Opposition supporters in Togo have clashed with security forces for a second day over the results of the country’s bitterly disputed presidential election. At least a dozen people have been reported killed and more than 100 wounded.
The violence erupted yesterday, just moments after the election commission announced that the winner of Sunday’s vote was Faure Gnassingbe, son of the late long-time leader Gnassingbe Eyadema. The commission said Mr. Gnassingbe took about 60 percent of the vote, while his main challenger, Emmanuel Akitani-Bob, took 38 percent. Late yesterday Mr. Gnassingbe appealed for calm -- and urged the opposition to join him in a new government.
VOA West Africa correspondent Nico Colombant, who’s in Lome, told English to Africa reporter William Eagle that the situation in the capital remains tense and even "eerie": “You see people gathered around makeshift bus stations trying to find some transportation back to their home villages…or others are trying to go to Ghana, which is very close by. And (still) others are walking away from Lome with just their belongings with them.”
Mr. Colombant says there’s a kind of “low-level warfare” between opposition militants and the government. He says opposition militants have cordoned off their neighborhoods with overturned trucks, trees, and bricks. They say they are trying to protect neighborhoods from pro-government militias and the army.
Correspondent Nico Colombant says opposition militants are also threatening French nationals and Western reporters.
“ French nationals’ homes are being ransacked,” he says. “The opposition here does not like the French or the international community, because they believe they propped up the [government of the late president (Gnassingbe Eyadema) for 40 years and now that his son has won very contested elections…they say once again the international community is letting this happen and that is why they are targeting foreigners.“ He says some opposition members armed with axes, clubs, and gas canisters threaten to burn cars carrying white journalists. In one instance, he says a French civilian was stuck in his car for six hours before he was able to flee for his life.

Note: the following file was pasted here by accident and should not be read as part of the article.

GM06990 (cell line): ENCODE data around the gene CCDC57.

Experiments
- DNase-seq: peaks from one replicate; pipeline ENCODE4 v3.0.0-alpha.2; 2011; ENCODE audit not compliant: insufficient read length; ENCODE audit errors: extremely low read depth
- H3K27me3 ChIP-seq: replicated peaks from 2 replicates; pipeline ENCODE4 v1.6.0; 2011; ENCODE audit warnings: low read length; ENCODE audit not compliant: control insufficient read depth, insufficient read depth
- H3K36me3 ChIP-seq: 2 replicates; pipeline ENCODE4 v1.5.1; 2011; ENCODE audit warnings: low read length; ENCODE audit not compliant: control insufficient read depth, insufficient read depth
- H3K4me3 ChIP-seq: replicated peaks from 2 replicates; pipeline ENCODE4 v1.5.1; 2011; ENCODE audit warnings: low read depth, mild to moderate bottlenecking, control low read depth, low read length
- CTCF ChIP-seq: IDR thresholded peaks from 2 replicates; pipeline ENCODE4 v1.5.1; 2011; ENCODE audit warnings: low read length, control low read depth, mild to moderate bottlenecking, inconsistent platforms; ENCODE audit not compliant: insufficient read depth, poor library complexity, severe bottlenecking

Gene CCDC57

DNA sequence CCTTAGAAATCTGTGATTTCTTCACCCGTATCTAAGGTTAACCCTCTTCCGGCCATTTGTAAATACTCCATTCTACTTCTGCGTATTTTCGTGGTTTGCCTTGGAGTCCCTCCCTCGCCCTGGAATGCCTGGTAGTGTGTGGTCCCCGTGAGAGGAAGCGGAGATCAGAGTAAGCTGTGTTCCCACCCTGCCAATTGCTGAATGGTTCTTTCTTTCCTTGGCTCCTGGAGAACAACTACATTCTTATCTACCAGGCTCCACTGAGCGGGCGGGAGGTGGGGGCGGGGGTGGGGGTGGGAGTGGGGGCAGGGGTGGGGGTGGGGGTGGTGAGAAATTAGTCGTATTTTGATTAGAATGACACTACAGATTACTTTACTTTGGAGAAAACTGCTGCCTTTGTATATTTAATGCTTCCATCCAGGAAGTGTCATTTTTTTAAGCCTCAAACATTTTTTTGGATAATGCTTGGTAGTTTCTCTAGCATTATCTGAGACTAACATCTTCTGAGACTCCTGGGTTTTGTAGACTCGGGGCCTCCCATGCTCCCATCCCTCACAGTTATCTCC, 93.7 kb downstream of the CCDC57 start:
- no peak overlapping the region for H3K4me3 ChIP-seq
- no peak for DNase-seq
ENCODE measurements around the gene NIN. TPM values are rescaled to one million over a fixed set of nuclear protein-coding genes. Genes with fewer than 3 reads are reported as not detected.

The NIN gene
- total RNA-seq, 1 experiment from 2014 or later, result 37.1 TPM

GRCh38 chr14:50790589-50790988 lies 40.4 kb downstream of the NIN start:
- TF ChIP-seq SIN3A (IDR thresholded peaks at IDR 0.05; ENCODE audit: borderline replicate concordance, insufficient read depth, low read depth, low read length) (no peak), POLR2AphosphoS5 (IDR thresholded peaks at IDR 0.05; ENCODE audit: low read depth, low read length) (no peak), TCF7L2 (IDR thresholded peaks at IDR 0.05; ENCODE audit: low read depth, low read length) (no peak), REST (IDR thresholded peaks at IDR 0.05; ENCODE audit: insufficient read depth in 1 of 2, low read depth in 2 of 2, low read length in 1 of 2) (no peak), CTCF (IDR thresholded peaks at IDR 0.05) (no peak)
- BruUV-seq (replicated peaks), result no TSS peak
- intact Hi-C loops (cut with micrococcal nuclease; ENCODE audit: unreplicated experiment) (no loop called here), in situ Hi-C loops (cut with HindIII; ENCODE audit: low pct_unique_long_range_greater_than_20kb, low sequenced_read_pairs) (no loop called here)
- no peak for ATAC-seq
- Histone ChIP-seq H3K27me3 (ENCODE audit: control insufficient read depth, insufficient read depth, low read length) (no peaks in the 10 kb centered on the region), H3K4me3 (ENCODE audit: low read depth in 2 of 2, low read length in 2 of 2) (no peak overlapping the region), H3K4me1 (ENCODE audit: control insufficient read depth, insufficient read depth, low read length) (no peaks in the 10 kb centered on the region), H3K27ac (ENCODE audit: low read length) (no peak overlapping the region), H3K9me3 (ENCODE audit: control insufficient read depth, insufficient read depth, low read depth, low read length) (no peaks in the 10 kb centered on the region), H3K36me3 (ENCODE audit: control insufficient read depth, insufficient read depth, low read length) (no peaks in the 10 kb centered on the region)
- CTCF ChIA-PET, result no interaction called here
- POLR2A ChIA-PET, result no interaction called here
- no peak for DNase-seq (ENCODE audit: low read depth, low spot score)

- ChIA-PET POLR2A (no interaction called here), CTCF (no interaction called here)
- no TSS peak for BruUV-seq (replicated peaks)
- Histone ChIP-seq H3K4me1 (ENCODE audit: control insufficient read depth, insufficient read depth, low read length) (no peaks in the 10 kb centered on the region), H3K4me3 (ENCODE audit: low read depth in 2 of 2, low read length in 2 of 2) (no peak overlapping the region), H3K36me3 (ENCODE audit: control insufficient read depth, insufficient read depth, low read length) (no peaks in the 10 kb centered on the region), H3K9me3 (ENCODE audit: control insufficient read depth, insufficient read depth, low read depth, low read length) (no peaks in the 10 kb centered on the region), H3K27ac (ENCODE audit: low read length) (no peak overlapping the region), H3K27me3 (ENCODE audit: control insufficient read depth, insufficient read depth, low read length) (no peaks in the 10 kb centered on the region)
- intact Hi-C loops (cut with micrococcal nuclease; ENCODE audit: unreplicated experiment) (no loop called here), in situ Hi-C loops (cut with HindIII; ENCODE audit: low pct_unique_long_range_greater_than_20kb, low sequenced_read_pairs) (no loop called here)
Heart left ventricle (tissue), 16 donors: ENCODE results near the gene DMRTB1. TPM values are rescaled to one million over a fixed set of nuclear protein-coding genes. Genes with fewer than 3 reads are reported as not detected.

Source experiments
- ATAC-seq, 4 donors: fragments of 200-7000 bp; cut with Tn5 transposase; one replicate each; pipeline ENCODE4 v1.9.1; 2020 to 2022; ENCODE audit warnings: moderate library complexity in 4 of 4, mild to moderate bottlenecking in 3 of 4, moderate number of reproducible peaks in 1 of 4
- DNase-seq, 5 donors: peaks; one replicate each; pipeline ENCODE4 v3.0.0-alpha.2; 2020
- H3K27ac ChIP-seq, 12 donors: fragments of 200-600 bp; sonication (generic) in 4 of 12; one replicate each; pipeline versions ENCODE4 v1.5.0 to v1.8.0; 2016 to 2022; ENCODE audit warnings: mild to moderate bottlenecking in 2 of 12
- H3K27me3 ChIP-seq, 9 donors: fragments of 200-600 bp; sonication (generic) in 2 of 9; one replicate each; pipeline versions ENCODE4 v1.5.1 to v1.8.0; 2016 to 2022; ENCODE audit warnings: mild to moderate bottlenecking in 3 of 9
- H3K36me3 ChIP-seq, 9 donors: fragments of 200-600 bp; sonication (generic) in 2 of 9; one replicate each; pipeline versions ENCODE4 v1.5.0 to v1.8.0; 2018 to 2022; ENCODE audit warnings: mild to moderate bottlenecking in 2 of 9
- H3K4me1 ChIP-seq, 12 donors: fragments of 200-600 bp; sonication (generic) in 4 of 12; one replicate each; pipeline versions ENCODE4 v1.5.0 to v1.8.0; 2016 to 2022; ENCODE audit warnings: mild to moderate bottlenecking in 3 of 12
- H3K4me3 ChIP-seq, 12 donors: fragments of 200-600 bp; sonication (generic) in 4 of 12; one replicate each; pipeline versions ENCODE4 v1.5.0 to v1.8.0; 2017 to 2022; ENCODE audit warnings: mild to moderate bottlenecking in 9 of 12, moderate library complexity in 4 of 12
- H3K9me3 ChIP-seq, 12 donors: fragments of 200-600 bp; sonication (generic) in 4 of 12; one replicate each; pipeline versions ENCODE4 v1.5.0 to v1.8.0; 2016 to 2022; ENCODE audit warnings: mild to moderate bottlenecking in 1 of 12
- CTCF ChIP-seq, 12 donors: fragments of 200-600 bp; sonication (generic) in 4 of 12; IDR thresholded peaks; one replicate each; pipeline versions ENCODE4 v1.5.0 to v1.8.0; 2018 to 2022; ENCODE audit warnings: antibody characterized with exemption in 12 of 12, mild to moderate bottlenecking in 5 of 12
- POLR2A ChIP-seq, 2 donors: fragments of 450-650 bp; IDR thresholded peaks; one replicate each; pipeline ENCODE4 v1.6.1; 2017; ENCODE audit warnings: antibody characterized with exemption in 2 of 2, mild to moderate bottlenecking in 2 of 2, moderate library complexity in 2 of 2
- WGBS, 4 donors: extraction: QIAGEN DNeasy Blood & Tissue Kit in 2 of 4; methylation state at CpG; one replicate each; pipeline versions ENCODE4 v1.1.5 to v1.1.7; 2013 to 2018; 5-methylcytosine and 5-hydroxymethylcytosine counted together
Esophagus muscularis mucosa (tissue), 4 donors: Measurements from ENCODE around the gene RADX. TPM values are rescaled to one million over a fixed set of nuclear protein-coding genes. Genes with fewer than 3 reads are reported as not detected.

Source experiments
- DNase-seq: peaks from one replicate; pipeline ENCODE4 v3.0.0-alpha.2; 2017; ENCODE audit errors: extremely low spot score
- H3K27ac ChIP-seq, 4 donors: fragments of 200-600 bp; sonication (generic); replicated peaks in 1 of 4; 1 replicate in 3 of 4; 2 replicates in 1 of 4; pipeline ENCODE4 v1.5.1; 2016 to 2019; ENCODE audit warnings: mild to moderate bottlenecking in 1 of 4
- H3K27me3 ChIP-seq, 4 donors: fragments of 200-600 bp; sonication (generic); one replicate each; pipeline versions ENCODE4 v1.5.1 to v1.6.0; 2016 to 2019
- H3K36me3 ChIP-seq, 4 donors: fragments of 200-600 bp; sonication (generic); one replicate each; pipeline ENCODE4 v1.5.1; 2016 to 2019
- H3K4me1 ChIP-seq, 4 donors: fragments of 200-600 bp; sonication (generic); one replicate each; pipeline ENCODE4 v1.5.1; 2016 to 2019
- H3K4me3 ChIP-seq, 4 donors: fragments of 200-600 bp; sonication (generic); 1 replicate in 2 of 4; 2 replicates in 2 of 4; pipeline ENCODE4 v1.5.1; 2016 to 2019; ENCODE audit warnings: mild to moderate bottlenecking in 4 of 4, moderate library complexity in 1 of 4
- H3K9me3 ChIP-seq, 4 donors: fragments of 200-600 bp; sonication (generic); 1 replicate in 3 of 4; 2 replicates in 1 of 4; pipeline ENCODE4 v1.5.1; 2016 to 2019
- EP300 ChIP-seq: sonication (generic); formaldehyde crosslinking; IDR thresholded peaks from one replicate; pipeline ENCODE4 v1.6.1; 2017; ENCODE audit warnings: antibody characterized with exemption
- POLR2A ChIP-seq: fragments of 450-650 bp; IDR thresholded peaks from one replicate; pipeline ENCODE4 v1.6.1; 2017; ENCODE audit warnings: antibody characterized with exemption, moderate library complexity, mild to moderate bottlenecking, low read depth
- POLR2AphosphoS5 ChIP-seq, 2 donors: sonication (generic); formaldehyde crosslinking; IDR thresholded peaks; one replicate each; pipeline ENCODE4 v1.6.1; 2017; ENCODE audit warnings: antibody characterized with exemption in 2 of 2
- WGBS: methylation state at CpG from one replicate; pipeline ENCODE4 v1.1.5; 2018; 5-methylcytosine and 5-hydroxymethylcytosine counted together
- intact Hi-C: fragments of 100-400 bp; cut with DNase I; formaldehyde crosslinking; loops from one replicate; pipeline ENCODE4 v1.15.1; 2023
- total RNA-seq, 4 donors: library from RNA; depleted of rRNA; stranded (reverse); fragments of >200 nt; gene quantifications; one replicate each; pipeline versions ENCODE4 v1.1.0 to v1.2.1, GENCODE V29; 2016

Talks between the opposition and government are not certain. VOA correspondent Nico Colombant says exiled opposition leader Gilchrist Olympio, who was not able to run in the election, says the likelihood of a national unity government has nearly vanished. He wants to reshape Togo’s constitution because, he says, even if there were a government of national unity, the current constitution would not give him very much power. He also says new and more transparent elections should be arranged.
Mr. Colombant says the government said today that three soldiers and three civilians have been killed in violence since Sunday’s elections.